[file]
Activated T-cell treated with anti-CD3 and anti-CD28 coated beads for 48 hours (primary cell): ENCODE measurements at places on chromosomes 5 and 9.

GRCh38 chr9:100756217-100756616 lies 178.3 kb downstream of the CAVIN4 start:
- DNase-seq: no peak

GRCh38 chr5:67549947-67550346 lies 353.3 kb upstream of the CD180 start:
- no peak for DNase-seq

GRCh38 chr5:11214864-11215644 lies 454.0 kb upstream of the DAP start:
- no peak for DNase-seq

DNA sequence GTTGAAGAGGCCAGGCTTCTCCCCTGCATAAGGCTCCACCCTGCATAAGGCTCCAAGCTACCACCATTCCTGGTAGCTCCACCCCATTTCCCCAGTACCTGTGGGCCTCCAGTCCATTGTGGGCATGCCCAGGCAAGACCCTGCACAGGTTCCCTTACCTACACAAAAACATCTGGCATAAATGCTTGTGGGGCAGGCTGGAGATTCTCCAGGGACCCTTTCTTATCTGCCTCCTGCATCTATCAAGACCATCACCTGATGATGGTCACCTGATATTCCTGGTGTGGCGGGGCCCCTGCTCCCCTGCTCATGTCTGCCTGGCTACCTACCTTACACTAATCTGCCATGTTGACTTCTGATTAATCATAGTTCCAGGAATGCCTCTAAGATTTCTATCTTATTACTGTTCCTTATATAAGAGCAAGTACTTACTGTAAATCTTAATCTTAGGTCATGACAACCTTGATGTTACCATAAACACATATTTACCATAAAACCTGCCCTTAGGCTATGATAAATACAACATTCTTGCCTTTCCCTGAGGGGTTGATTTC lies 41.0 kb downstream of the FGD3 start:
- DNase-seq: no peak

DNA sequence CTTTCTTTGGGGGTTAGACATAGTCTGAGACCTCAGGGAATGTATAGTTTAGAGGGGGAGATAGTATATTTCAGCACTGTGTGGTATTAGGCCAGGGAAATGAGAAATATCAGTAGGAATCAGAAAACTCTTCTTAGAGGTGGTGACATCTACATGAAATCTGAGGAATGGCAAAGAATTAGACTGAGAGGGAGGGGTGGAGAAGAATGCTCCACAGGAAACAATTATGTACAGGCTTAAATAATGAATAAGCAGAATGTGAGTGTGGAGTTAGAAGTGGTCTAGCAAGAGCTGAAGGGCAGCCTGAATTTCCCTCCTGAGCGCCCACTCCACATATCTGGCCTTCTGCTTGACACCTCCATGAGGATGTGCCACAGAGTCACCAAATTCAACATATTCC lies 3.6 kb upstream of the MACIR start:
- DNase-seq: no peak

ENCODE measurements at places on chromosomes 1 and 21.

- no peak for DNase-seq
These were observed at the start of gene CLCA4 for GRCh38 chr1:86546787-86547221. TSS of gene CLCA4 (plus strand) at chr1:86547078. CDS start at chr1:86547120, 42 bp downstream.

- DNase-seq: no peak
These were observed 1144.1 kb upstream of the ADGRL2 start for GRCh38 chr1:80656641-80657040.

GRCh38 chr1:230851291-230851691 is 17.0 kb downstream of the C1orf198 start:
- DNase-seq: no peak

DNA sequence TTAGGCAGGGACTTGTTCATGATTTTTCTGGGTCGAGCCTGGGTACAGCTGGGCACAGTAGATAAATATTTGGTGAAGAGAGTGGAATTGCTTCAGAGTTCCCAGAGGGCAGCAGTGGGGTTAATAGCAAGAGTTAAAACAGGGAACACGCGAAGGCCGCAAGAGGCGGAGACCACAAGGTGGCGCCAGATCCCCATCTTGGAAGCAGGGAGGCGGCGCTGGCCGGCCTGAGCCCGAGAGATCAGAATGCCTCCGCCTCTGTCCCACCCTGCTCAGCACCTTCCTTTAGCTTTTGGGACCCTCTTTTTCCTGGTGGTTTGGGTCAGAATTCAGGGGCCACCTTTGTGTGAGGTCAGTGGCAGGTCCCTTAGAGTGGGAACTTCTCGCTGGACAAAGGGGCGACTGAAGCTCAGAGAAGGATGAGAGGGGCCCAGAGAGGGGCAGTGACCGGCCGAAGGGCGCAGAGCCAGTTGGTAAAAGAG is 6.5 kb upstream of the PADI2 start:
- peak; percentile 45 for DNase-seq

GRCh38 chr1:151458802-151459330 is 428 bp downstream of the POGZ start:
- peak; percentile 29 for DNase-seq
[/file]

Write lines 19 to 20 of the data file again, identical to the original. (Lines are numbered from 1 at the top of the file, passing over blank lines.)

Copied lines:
DNA sequence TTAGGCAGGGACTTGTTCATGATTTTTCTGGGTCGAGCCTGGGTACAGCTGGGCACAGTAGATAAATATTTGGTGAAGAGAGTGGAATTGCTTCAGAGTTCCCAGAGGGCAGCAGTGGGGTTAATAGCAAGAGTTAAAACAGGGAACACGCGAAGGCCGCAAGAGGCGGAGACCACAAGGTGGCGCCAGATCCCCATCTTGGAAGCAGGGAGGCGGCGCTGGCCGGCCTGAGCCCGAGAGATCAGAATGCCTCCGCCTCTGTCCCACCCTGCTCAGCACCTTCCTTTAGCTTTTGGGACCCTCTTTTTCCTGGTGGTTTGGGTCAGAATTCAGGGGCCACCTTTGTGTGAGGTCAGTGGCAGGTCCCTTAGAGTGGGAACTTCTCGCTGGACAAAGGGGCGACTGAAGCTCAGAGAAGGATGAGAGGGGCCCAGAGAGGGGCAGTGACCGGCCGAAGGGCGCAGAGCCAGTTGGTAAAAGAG is 6.5 kb upstream of the PADI2 start:
- peak; percentile 45 for DNase-seq